There are a few things that this country is known for: apple pie, bald eagles, and mandatory auto insurance requirements.
Just kidding – a lot of other countries have compulsory car insurance policies. The United Kingdom was actually the first country to come up with minimum auto insurance requirements way back in 1930, with the Road Traffic Act. This law required that vehicle owners and drivers buy insurance to cover the cost of injury and death to third parties in the event of a car accident. Germany followed up with their own legislation in 1939, with several other European countries following suit.
While you can technically say that you need auto insurance in America, there’s actually no national law that requires it. Instead, each state gets to make up their own rules when it comes to auto insurance. And while forty-seven states have passed legislation that requires a minimum level of car insurance, there are three states that have slightly different rules.
In Virginia, you can pay $500 to drive without insurance (this fee is per vehicle, billed annually). This doesn’t mean you have insurance and this does not protect you financially if you get into an accident. You are still liable for damages in accidents that you caused.
Both New Hampshire and Mississippi allow you to post cash bonds instead of buying insurance. If you cause a car accident, the cash bond will cover bodily injury and property damages.
In all three of these states, if you choose to buy car insurance, there is a minimum amount that you need to purchase. You can read about that more in our article on the exact amount of car insurance you need in every state.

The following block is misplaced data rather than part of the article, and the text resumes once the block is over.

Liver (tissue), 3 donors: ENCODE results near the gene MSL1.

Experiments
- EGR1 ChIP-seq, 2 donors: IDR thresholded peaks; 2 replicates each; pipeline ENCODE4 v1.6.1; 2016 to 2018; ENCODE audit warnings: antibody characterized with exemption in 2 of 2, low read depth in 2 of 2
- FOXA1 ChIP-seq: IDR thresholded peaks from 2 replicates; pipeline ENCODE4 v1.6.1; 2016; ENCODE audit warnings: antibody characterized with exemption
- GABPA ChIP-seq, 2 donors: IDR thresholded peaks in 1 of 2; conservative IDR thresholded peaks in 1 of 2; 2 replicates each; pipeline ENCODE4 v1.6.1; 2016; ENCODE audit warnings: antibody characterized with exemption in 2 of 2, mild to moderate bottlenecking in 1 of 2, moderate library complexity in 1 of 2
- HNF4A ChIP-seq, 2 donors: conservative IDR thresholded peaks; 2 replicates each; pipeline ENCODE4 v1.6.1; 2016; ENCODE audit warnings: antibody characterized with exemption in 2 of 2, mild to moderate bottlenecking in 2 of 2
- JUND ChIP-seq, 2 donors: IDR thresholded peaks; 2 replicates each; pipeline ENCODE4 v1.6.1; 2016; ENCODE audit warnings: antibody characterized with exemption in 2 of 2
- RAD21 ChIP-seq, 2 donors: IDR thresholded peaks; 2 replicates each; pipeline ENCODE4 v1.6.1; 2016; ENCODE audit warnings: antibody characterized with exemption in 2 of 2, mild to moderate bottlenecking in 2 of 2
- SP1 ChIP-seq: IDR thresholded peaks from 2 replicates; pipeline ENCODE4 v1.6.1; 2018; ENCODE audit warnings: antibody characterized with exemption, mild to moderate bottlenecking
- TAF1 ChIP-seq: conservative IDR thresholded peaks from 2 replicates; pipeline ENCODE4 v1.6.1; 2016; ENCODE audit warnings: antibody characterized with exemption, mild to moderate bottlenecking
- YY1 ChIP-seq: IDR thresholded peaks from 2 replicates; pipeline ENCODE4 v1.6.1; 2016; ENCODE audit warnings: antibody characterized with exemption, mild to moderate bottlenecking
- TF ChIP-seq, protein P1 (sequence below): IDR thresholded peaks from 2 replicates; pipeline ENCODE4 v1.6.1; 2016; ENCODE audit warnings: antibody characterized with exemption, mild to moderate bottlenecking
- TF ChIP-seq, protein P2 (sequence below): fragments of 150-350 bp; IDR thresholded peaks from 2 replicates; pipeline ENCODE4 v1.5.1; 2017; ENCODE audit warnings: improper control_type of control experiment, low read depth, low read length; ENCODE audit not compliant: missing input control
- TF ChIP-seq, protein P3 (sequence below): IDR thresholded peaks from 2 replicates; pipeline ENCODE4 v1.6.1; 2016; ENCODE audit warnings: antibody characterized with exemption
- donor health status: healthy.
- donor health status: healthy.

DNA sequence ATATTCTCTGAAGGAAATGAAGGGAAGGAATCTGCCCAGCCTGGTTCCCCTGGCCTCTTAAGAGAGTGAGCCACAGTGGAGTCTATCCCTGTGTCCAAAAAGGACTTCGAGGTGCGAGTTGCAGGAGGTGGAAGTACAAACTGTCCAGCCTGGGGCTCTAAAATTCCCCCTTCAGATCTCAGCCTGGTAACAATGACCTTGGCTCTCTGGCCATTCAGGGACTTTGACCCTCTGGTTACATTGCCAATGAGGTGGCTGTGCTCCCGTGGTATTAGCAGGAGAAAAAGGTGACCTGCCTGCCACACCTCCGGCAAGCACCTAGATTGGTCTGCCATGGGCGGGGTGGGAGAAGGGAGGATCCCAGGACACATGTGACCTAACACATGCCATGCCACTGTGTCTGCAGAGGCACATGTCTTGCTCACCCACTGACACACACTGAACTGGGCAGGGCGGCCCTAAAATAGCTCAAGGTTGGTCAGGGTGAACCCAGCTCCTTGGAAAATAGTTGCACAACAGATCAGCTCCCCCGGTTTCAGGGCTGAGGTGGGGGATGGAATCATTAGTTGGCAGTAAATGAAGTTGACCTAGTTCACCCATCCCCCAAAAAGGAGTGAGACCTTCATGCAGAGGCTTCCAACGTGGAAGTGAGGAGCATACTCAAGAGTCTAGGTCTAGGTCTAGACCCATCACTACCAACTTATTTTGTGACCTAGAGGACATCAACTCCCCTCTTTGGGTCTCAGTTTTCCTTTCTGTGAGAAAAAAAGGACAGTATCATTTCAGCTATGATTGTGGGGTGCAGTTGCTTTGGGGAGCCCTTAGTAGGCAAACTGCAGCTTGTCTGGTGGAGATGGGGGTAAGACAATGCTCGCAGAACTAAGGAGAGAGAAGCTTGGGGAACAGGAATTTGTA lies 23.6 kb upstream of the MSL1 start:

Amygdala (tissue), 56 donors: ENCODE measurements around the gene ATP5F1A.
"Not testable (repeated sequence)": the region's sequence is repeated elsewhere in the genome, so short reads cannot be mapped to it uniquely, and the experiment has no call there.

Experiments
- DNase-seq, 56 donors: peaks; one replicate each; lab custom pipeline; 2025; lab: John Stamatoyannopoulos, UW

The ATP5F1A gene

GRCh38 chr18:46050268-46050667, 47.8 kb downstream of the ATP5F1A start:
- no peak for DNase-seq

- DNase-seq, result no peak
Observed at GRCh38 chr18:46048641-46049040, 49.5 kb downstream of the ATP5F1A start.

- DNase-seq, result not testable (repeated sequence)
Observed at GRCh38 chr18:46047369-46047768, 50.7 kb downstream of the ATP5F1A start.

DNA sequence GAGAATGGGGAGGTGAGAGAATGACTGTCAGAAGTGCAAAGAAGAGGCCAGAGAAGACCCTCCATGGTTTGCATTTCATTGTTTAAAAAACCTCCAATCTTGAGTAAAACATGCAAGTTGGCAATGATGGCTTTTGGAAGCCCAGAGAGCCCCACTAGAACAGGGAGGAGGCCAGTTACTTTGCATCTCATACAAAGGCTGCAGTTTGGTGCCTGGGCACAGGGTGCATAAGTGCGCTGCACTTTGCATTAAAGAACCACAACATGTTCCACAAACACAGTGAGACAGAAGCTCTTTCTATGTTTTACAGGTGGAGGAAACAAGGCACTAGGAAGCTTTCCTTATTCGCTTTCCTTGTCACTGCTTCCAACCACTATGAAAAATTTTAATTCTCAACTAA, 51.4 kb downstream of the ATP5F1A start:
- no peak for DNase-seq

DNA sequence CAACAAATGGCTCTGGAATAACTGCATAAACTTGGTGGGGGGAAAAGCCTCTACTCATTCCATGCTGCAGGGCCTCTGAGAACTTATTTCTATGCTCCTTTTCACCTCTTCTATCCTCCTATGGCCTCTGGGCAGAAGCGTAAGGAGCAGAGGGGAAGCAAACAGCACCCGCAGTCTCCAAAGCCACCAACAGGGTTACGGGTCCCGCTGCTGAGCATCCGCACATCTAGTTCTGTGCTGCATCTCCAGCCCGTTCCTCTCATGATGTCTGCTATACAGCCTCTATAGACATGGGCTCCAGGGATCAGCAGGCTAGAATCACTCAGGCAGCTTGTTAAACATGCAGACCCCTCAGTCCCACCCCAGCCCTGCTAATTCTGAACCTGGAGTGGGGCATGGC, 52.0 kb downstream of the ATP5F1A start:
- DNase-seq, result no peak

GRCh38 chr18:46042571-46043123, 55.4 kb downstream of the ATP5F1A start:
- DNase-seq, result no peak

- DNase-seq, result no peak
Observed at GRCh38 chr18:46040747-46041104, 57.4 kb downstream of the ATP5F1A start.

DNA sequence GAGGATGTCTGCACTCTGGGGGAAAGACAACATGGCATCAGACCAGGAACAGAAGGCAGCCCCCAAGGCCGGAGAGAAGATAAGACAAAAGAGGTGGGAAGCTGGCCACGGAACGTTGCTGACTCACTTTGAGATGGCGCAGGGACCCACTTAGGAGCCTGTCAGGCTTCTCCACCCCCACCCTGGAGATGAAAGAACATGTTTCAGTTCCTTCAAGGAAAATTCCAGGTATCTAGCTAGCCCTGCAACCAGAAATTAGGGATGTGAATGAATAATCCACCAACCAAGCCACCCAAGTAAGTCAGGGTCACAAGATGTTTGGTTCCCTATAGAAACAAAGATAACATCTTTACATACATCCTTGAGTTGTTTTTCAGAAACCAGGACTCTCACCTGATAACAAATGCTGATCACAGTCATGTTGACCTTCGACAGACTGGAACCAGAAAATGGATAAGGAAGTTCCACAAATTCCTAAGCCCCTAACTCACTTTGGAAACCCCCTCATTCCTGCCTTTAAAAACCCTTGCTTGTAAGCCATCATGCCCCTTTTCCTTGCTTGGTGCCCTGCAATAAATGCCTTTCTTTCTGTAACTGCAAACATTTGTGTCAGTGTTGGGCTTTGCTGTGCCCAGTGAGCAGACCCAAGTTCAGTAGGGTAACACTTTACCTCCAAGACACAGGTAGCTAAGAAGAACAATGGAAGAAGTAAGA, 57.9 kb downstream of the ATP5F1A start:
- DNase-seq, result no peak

While Massachusetts and Connecticut created laws addressing the problem of financial responsibility of car accidents back around the same time the United Kingdom did, the rest of the states didn’t really get on board until the 1950s, when New York passed a compulsory insurance law.
To many Americans, compulsory auto insurance makes sense. Car accidents can cost everyone involved a lot of money, and it can be absolutely devastating financially to both parties. Insurance ensures that everyone involved is covered, no matter what their own financial situation is.
However, some organizations, such as the National Association of Independent Insurers, oppose compulsory auto insurance. Many argue that compulsory auto insurance is an undue burden on the poor. You won’t find a lot information about it – the last public statements I can find came back in 1991.
One alternative that these insurers provide is cents-per-mile pricing. Basically, you’d pay for insurance based on how much you drove your car, not a flat fee based on external factors. In 1991, that kind of insurance wasn’t really possible because it was just too easy to tamper with odometers. Now, however, with app-connected dongles, insurance companies like Metromile can accurately track how far you’ve driven your car. While this type of insurance isn’t available in every state, it is interesting to see how many of these concerns from twenty-five years ago are finally being addressed thanks to technology.
At the end of the day, if you live in the United States, you probably want to buy auto insurance. Forty-seven times out of fifty, it’s mandatory, and even in the states where it’s not mandatory, it’s usually the best way to fulfil your liability requirements.
Image: Tim Lucas